Microsoft Office Tutorials and References

In Depth Information

**Using the TRANSPOSE function**

If the original range contains formulas, the formulas will be adjusted so they continue to refer to the

correct cells.

If the original range is in a table (created with Insert
Tables
Table), this technique has
➜

a few caveats. The original selection cannot include the Total Row or columns that

contain a formula. You can still paste the transposed data, but you must choose the Values

option in the Paste Special dialog box. The transposed range will include the values (but

not the formulas).

Note

Using the TRANSPOSE function

In some cases, you may want the transposed range to be linked to the original range. In such a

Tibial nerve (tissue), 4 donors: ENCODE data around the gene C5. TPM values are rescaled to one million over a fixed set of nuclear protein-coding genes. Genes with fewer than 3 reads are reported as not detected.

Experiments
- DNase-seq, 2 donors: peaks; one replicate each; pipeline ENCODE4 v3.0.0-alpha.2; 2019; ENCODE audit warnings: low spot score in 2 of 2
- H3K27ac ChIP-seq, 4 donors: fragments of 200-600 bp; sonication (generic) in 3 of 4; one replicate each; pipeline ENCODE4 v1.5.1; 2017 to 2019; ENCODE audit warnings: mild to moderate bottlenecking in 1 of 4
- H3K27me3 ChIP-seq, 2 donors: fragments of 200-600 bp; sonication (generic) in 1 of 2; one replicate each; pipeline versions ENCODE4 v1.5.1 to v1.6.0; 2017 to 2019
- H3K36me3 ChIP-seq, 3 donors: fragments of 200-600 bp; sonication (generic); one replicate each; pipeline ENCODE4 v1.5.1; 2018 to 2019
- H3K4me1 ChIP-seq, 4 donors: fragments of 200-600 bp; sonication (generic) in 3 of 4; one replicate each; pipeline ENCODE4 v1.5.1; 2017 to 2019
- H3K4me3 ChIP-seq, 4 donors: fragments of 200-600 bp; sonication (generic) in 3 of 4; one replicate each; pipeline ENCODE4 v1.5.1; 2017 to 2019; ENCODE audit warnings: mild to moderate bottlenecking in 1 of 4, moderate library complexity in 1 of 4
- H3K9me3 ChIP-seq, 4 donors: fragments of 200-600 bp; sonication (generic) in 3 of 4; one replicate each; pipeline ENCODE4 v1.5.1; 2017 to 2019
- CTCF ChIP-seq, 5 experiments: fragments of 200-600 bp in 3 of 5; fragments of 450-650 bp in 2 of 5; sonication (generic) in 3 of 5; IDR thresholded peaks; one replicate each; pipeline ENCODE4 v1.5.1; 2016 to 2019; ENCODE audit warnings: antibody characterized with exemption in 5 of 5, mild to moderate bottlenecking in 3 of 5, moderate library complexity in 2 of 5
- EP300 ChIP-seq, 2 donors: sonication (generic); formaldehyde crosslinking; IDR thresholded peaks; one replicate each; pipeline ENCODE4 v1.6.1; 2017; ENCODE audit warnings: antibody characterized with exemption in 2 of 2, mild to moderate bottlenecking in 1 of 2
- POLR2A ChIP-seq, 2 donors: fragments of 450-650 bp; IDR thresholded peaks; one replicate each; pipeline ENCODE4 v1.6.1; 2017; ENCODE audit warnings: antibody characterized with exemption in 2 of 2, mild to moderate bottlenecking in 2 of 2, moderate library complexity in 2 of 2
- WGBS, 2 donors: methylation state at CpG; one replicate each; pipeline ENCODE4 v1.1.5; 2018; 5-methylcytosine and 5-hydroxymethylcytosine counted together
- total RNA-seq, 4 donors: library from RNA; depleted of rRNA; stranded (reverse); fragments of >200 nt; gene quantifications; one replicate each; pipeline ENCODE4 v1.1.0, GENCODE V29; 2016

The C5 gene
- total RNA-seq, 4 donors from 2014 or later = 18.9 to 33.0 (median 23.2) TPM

situation, changes made to the original range also appear in the transposed range. Here’s how to set up a

transposed range that’s linked to the original source. Refer to Figure 63-2.

Figure 63-2:
A13:J17 contains a multicell array formula, linked to the source range.

1.
Make a note of the number of rows and columns in the source range.

In this example, the source range (A1:E10) has 10 rows and 5 columns.

2.
Select a range of blank cells that has the same number of rows as source range columns, and

the same number of column as source range rows.

In this example, the selection should be 5 rows and 10 columns. For example, you can put

the transposed range in A13:J17.